Need a refresher in public policy and how it works? This section starts with some background information on the structure of the U.S. Government and how laws are made.

 

3 Branches of U.S. Government

3 Branches of US Government, The constitution provided separation of powers to the legislative, executive, and judicial branches.

Through legislative analysis, debate, and compromise, the U.S. Congress makes laws. The system of laws, regulatory mandates and actions that shape our daily lives is known as public policy. Public policy is meant to address the health, safety, and welfare of our nation’s citizens and often has widespread social and economic impacts. Public policy is considered ‘strong’ when it solves problems efficiently and effectively, serves justice, supports governmental institutions and policies, and encourages active citizenship.

How a Bill Becomes a Law

A bill becomes a law by being introcuded in the house or senate by a primary sponsore and then placed in the hopper where it will be assigned a legislative number before the speaker of the house sends it to a committee. Then it goes to committee where public hearing occurs. Then Congress debates and votes on the bill on the floor. Finally the bill can either get voted into law by the president or vetoed or not signed in which it still becomes law.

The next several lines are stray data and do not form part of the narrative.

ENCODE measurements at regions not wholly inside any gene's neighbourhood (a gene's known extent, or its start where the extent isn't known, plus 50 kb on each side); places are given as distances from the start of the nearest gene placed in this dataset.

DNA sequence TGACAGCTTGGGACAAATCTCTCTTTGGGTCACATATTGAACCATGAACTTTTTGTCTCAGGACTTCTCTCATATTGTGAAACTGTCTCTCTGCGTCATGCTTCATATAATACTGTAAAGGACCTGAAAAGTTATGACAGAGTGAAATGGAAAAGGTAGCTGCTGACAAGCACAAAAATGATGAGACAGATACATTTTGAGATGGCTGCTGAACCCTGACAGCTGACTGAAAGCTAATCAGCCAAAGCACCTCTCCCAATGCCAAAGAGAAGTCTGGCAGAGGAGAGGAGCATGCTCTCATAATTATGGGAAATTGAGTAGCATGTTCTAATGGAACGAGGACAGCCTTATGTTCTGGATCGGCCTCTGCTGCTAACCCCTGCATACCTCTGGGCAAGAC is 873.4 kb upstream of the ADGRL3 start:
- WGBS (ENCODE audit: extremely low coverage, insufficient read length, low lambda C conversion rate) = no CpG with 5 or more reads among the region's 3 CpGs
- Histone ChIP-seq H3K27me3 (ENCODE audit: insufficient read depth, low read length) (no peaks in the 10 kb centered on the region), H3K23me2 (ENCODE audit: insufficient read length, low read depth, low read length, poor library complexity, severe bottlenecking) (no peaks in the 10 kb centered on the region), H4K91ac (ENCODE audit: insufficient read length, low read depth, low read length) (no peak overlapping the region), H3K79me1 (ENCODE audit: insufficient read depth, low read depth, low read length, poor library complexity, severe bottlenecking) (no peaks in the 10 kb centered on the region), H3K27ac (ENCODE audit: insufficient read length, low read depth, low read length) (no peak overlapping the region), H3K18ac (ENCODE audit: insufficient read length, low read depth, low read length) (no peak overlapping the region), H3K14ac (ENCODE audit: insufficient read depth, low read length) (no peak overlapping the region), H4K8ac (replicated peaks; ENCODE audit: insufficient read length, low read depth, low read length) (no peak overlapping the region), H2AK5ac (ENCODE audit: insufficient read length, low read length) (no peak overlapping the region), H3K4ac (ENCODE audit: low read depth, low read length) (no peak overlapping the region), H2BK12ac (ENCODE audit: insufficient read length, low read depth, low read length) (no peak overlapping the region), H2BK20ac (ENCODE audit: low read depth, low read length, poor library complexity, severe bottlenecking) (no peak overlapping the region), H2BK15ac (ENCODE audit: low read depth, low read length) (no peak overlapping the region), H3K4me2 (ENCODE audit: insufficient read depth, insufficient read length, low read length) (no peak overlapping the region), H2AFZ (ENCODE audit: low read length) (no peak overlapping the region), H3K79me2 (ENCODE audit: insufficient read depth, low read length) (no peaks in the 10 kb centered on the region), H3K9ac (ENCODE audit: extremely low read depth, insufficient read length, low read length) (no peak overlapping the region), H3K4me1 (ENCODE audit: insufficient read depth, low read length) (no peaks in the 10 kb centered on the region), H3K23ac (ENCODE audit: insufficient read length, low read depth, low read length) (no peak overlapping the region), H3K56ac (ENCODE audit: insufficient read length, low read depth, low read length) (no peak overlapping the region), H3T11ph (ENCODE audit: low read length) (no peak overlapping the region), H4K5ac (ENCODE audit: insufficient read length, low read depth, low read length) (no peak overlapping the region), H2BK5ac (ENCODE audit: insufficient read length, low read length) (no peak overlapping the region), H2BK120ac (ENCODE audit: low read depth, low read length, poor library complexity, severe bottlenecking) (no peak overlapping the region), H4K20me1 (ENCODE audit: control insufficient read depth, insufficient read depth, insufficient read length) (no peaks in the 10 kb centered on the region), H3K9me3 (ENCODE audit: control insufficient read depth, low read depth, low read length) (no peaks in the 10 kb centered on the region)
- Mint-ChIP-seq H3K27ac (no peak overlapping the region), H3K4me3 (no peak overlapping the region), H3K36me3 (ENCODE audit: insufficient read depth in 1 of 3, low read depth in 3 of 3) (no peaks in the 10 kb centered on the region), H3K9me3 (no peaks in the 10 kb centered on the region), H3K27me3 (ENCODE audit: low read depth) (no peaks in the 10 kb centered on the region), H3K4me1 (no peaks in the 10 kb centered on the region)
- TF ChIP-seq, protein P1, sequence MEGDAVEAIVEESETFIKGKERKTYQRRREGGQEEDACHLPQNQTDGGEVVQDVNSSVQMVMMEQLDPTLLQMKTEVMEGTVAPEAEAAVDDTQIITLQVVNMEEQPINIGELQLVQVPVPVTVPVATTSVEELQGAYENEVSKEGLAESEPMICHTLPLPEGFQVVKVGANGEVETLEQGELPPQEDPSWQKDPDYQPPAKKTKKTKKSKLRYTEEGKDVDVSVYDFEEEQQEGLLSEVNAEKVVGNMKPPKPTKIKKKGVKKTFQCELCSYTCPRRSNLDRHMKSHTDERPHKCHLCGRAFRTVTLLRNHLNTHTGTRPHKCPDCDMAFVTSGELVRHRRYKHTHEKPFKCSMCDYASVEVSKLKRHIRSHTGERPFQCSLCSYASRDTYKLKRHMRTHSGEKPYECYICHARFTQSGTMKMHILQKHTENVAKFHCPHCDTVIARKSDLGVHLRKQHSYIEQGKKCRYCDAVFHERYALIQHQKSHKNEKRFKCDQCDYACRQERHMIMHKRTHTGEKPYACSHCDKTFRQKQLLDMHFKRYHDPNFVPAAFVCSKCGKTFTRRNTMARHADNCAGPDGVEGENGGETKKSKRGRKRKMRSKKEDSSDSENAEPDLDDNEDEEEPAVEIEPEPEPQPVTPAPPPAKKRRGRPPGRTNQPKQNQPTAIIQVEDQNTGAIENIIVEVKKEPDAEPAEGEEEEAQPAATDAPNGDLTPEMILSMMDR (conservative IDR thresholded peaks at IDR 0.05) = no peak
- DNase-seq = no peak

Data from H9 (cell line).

Crash Course on U.S. Government and Politics Video

(Produced in collaboration with PBS Digital Studios)

Congress.gov: Overview of the Legislative Process Video

Learn about Local Government

Most citizens have more daily contact with their state and local governments than with the federal government. Police and fire departments, schools, libraries- not to mention drivers licenses and parking tickets- usually fall under the oversight of state and local government. Each state has it’s own written constitution, and these documents are often far more elaborate than their federal counterpart.

Did you know? Missouri’s Constitution is nearly 8 times longer than the U.S. Constitution. 

The 10th amendment of the U.S. Constitution gives all powers not granted by the federal government to the states and to the people. All state governments are modeled after the federal government and consist of 3 branches: Executive, Legislative, and Judicial.

Executive Branch: Lead by Michael L. Parson. An American politician and former law enforcement officer currently serving as the 57th Governor of Missouri since June 1, 2018, having taken office after the resignation of Eric Greitens

Legislative Branch: Bicameral legislature made up of a smaller upper house (Senators) and a larger lower house (Representatives). Legislators are elected representatives who not only create and vote legislation into law, but also approve state budgets and initiate tax legislation and articles of impeachment.

Judicial Branch: The state supreme court hears appeals from lower-level state courts.

Learn more about state and local government at Whitehouse.gov.